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01.12.2019 | Research article | Ausgabe 1/2019 Open Access

BMC Public Health 1/2019

Integrating HIV, syphilis, malaria and anaemia point-of-care testing (POCT) for antenatal care at dispensaries in western Kenya: discrete-event simulation modelling of operational impact

BMC Public Health > Ausgabe 1/2019
N. Young, M. Taetgmeyer, G. Zulaika, G. Aol, M. Desai, F. Ter Kuile, I. Langley
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Despite WHO advocating for an integrated approach to antenatal care (ANC), testing coverage for conditions other than HIV remains low and women are referred to distant laboratories for testing. Using point-of-care tests (POCTs) at peripheral dispensaries could improve access to testing and timely treatment. However, the effect of providing additional services on nurse workload and client wait times are unknown. We use discrete-event simulation (DES) modelling to understand the effect of providing four point-of-care tests for ANC on nurse utilization and wait times for women seeking maternal and child health (MCH) services.


We collected detailed time-motion data over 20 days from one high volume dispensary in western Kenya during the 8-month implementation period (2014–2015) of the intervention. We constructed a simulation model using empirical arrival distributions, activity durations and client pathways of women seeking MCH services. We removed the intervention from the model to obtain wait times, length-of-stay and nurse utilization rates for the baseline scenario where only HIV testing was offered for ANC. Additionally, we modelled a scenario where nurse consultations were set to have minimum durations for sufficient delivery of all WHO-recommended services.


A total of 183 women visited the dispensary for MCH services and 14 of these women received point-of-care testing (POCT). The mean difference in total waiting time was 2 min (95%CI: < 1–4 min, p = 0.026) for MCH women when integrated POCT was given, and 9 min (95%CI: 4–14 min, p < 0.001) when integrated POCT with adequate ANC consult times was given compared to the baseline scenario. Mean length-of-stay increased by 2 min (95%CI: < 1–4 min, p = 0.015) with integrated POCT and by 16 min (95%CI: 10–21 min, p < 0.001) with integrated POCT and adequate consult times compared to the baseline scenario. The two nurses’ overall daily utilization in the scenario with sufficient minimum consult durations were 72 and 75%.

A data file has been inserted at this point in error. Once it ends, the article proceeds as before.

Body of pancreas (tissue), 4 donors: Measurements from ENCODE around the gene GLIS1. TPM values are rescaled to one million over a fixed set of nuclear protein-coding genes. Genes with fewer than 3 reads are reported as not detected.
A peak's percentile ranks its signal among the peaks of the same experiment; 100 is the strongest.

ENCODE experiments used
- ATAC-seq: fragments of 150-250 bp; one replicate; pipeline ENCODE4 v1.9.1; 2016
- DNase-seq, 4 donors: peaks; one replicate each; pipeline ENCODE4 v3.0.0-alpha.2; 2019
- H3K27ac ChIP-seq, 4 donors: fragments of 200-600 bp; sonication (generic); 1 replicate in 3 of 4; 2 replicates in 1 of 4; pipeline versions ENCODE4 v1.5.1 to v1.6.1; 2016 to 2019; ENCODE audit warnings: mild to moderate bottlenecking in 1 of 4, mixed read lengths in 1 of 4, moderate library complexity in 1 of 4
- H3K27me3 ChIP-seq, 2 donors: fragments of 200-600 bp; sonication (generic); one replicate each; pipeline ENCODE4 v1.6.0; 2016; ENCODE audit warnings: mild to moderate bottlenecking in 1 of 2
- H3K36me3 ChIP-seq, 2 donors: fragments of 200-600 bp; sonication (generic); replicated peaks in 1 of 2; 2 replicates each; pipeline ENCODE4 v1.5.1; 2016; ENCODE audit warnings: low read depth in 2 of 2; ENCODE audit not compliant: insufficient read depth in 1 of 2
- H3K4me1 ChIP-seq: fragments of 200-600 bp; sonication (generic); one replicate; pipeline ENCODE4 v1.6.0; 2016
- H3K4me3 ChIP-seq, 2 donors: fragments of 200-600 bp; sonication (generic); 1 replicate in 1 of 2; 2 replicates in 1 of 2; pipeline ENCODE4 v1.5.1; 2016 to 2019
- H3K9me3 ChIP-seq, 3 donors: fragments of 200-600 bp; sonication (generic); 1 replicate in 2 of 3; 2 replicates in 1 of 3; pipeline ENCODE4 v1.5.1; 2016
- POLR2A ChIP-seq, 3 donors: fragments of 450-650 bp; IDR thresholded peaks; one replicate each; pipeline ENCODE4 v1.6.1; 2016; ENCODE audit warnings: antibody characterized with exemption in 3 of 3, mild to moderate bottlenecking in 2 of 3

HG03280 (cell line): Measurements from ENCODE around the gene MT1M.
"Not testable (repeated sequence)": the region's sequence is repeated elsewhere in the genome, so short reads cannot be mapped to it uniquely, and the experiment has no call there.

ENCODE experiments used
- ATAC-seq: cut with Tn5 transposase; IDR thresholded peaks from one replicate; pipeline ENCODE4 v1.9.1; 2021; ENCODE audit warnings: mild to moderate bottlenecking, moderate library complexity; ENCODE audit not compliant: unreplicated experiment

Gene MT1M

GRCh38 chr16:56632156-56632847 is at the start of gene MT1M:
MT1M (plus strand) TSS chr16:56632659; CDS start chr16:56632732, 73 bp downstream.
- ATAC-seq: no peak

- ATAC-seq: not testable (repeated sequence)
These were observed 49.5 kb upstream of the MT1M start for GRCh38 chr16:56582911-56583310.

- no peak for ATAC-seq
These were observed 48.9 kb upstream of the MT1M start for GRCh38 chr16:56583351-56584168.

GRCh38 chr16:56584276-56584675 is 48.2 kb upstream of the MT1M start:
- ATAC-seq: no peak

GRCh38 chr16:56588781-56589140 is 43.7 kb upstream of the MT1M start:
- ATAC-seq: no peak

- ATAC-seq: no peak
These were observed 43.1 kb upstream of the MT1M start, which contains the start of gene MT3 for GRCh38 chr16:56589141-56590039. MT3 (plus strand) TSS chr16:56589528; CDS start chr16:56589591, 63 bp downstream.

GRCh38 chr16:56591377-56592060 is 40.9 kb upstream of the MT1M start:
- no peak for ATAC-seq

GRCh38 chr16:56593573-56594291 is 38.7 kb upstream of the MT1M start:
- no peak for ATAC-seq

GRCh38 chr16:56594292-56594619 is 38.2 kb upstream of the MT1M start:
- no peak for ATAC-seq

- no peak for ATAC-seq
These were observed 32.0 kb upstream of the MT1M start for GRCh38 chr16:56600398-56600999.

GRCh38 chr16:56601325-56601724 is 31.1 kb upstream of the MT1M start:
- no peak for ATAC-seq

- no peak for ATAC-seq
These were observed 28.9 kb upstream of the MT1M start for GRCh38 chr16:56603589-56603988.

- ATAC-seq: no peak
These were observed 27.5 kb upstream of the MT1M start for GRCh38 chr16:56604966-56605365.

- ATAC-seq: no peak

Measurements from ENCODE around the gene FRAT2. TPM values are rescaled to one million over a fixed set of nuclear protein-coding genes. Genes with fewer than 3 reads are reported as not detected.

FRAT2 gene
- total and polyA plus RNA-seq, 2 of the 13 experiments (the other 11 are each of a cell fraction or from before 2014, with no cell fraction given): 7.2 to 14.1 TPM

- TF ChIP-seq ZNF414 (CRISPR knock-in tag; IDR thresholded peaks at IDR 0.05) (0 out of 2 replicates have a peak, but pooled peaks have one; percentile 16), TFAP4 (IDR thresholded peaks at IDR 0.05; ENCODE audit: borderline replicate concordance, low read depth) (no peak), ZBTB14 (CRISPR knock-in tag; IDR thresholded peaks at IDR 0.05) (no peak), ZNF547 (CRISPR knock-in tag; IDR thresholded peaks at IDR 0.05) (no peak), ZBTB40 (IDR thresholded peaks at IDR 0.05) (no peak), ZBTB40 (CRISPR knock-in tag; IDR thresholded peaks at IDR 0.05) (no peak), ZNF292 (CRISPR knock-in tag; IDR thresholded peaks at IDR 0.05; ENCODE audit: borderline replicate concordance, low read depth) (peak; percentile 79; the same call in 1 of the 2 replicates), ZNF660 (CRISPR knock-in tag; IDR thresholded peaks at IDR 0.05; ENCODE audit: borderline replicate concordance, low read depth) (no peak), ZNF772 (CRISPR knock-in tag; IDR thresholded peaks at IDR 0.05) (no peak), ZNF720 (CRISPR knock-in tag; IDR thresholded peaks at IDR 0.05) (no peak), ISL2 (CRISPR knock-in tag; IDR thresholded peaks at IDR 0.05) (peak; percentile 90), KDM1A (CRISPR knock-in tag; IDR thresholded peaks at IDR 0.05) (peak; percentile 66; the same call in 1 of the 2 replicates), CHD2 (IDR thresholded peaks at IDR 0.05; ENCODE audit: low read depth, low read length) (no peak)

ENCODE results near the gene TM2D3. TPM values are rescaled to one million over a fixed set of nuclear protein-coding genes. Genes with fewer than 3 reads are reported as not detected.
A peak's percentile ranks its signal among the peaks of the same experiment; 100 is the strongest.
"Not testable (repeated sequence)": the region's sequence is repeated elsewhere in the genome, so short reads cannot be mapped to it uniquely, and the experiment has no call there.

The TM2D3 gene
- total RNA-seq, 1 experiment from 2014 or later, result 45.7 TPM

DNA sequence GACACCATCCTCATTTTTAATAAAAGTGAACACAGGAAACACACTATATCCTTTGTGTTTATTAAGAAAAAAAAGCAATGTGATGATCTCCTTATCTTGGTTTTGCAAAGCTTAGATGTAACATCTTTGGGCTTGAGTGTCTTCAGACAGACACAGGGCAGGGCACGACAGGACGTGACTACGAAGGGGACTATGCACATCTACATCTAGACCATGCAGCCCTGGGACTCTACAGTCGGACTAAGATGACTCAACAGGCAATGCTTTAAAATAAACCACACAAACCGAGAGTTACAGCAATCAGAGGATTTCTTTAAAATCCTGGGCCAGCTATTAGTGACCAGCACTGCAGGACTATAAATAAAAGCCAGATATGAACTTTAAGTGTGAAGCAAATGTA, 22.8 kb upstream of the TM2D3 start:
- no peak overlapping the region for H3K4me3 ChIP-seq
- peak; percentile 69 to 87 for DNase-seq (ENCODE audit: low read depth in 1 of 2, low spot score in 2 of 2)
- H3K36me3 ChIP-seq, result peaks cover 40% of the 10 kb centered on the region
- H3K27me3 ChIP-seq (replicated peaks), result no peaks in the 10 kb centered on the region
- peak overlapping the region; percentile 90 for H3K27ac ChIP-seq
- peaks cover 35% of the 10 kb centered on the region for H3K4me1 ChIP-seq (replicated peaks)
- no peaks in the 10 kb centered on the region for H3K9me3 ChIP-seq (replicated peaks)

The intervention had a modest overall impact on wait times and length-of-stay for women seeking MCH services while ensuring pregnant women received essential diagnostic testing. Nurse utilization rates fluctuated among days: nurses experienced spikes in workload on some days but were under-utilized on the majority of days. Overall, our model suggests there was sufficient time to deliver all WHO’s required ANC activities and offer integrated testing for ANC first and re-visits with the current number of healthcare staff. Further investigations on improving healthcare worker, availability, performance and quality of care are needed. Delivering four point-of-care tests together for ANC at dispensary level would be a low burden strategy to improve ANC.
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